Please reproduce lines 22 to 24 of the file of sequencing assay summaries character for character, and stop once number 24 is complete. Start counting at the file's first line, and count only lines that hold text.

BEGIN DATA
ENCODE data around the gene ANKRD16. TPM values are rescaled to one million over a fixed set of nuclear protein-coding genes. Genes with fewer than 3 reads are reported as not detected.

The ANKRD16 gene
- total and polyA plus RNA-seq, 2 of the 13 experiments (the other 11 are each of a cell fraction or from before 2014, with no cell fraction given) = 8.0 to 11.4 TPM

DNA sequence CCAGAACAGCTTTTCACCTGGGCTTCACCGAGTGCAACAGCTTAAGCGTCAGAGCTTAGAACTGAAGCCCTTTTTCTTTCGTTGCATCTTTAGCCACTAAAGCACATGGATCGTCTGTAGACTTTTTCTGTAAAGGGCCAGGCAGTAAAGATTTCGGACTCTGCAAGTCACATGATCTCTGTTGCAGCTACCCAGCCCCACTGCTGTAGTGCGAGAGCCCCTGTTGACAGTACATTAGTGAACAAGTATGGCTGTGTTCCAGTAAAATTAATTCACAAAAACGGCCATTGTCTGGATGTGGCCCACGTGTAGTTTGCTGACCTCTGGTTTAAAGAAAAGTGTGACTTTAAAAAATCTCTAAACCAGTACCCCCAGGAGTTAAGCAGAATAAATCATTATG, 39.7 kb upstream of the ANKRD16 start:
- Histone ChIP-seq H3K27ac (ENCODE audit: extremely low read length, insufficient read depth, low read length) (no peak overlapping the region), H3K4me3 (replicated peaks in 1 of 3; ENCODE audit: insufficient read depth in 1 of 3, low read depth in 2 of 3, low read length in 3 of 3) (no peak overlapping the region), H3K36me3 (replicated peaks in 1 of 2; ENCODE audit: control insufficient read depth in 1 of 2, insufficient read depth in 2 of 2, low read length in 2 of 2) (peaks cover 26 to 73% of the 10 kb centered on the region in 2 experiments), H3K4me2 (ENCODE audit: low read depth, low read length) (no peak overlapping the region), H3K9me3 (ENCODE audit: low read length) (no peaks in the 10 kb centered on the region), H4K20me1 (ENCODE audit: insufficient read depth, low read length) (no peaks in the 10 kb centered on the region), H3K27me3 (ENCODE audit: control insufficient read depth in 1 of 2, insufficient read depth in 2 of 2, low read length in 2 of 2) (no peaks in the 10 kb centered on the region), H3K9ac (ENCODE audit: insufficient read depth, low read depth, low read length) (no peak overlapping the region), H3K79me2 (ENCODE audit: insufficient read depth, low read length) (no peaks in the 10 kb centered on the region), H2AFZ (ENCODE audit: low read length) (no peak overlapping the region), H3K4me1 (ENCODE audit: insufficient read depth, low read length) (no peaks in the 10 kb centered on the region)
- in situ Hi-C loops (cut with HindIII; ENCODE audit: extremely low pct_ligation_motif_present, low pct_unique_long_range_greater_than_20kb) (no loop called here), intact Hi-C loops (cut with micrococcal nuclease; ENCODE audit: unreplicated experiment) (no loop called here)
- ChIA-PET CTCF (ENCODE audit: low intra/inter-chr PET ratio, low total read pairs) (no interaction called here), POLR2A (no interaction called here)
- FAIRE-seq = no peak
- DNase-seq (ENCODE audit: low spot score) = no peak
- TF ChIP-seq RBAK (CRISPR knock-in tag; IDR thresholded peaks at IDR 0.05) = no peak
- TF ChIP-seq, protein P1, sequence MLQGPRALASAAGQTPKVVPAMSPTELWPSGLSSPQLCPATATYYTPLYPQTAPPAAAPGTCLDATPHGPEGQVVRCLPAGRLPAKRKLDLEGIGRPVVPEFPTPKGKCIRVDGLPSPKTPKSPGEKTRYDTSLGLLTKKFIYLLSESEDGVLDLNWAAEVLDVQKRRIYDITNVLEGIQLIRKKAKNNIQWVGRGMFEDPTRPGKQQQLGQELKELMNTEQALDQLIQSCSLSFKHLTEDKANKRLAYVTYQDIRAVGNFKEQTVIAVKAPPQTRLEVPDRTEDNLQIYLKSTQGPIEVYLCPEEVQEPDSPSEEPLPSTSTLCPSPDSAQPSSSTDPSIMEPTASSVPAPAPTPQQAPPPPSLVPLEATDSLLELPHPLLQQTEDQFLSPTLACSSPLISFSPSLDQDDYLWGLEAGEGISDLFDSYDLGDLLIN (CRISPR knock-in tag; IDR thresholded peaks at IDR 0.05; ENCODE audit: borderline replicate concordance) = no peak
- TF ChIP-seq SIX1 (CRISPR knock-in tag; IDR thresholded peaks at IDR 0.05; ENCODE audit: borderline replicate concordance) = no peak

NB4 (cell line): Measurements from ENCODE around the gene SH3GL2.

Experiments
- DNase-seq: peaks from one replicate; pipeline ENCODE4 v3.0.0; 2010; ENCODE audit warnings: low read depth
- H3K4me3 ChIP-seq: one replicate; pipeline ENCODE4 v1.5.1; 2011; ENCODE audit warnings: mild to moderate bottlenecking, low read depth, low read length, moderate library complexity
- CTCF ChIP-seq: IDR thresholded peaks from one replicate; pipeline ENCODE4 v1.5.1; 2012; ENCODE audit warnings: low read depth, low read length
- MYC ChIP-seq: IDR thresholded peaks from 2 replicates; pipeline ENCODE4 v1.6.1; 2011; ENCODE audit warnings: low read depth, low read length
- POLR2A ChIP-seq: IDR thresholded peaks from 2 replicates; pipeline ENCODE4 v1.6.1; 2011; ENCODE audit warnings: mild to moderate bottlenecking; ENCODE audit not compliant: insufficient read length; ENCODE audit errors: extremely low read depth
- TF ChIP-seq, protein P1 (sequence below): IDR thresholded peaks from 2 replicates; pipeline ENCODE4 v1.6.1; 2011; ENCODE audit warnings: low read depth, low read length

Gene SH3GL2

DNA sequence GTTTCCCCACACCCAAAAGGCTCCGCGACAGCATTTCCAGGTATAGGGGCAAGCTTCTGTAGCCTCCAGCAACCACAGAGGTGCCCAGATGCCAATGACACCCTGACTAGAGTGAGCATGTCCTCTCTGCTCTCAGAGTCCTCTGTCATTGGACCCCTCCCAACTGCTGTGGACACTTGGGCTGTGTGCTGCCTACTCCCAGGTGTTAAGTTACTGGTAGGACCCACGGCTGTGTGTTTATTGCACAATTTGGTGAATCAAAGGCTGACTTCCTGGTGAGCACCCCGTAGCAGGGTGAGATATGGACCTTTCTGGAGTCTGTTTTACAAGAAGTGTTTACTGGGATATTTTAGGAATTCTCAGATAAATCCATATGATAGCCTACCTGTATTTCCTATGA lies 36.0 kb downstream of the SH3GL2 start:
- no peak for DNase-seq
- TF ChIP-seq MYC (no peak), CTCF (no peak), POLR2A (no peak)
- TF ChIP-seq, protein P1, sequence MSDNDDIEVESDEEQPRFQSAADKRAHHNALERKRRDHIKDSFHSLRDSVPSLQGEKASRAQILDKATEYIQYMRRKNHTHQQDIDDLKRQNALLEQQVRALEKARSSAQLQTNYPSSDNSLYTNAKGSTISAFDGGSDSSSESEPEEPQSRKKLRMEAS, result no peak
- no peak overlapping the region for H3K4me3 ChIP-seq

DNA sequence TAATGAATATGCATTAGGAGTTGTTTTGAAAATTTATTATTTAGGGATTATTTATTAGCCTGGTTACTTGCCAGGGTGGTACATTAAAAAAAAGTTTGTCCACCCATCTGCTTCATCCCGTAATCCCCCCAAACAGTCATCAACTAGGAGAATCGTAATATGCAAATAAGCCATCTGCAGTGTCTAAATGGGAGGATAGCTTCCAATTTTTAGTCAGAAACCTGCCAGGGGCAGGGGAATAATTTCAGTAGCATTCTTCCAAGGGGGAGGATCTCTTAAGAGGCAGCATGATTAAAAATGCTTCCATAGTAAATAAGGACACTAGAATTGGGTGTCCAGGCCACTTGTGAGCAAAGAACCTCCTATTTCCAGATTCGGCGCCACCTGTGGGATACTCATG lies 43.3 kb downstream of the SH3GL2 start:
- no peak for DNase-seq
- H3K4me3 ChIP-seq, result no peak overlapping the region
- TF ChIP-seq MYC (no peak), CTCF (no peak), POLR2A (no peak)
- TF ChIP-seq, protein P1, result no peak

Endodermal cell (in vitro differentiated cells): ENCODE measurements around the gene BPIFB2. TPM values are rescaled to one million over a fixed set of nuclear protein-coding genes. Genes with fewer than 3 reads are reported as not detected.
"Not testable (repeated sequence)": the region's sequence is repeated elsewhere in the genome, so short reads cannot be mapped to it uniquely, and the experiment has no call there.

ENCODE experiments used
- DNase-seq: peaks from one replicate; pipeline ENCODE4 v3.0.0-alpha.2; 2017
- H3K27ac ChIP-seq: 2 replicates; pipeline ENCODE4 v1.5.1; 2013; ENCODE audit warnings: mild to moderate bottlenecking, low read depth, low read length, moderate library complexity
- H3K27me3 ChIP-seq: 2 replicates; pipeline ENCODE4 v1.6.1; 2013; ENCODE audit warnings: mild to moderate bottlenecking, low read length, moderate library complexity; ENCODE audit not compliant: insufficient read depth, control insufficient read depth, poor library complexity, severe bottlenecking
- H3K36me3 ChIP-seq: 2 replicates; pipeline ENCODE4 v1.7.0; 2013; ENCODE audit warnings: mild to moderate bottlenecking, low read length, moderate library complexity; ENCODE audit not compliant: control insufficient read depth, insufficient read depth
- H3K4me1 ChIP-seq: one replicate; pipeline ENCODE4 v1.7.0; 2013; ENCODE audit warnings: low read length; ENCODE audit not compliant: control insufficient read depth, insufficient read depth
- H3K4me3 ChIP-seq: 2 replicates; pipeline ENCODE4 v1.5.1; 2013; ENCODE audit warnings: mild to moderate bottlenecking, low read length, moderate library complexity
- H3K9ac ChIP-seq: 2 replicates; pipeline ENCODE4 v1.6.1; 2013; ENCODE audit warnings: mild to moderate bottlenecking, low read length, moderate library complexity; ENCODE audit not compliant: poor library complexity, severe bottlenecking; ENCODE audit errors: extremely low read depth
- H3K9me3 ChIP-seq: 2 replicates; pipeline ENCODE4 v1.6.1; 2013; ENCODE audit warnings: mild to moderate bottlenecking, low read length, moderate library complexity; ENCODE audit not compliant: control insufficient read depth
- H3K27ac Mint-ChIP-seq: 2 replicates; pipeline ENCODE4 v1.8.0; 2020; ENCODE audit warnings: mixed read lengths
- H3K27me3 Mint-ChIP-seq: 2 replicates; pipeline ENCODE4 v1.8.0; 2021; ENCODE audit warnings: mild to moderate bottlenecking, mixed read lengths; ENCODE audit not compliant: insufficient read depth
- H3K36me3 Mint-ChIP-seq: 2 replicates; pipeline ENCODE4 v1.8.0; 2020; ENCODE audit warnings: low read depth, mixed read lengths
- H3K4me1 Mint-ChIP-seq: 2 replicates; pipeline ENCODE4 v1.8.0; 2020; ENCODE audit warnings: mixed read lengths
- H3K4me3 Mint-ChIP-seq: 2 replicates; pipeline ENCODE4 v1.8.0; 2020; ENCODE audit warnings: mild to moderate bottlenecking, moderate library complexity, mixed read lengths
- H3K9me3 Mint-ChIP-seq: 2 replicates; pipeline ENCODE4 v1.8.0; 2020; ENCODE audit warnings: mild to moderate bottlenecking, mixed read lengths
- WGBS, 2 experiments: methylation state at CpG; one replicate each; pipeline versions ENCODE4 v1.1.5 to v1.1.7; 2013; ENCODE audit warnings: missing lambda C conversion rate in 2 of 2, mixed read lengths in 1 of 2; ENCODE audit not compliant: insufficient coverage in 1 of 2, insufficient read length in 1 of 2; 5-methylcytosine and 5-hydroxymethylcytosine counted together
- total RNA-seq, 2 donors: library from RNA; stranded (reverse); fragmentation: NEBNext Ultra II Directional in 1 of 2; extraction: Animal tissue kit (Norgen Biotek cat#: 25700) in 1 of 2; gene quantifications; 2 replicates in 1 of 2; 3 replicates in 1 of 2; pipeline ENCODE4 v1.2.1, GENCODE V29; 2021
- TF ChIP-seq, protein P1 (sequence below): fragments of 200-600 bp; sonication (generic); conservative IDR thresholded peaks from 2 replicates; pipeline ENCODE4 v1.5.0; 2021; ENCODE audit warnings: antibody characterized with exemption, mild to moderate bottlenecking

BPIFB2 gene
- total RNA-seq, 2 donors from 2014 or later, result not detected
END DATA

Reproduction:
DNA sequence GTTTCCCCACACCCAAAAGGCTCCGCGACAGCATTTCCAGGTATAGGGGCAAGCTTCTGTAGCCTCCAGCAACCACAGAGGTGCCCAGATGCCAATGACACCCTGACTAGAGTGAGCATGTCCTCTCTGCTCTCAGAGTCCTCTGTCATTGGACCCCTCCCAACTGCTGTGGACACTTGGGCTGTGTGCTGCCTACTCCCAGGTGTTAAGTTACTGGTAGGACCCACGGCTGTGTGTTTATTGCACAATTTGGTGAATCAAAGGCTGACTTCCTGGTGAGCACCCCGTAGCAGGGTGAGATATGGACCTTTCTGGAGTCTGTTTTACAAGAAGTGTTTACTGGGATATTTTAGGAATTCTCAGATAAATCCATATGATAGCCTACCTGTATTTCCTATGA lies 36.0 kb downstream of the SH3GL2 start:
- no peak for DNase-seq
- TF ChIP-seq MYC (no peak), CTCF (no peak), POLR2A (no peak)